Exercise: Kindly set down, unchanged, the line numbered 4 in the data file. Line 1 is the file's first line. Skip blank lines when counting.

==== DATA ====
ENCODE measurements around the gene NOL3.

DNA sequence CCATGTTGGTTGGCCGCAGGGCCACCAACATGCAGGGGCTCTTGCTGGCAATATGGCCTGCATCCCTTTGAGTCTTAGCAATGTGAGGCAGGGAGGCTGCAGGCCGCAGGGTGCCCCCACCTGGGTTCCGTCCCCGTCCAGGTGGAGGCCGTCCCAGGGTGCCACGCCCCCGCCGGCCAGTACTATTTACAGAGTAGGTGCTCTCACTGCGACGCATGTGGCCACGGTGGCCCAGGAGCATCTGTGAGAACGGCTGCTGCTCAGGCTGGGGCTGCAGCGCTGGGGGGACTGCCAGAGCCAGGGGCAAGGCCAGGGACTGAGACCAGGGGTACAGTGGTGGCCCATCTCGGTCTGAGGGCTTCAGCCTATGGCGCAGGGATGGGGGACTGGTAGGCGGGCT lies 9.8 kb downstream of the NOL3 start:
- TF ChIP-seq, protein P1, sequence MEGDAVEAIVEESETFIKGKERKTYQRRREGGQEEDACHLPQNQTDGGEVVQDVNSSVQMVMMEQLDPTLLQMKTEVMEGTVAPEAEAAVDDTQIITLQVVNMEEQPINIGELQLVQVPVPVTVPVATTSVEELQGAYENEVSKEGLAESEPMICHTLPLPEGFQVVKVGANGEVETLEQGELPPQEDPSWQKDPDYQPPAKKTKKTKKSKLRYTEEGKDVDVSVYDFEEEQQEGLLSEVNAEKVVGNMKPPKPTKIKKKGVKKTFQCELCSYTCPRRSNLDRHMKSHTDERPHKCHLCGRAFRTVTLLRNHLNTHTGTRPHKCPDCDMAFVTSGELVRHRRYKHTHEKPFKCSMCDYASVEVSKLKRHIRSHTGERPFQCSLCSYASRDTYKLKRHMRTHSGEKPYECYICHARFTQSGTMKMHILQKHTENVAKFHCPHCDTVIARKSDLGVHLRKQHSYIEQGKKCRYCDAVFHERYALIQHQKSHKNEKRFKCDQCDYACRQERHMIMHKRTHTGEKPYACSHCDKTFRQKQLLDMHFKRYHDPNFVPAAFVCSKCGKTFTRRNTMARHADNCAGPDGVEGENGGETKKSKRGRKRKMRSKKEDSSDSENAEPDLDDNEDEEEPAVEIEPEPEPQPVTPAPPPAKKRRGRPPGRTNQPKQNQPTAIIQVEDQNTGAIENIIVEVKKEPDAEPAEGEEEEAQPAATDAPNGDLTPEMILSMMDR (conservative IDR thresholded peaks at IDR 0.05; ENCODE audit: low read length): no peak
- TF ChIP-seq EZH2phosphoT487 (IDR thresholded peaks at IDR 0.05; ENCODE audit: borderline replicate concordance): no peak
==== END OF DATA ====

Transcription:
- TF ChIP-seq EZH2phosphoT487 (IDR thresholded peaks at IDR 0.05; ENCODE audit: borderline replicate concordance): no peak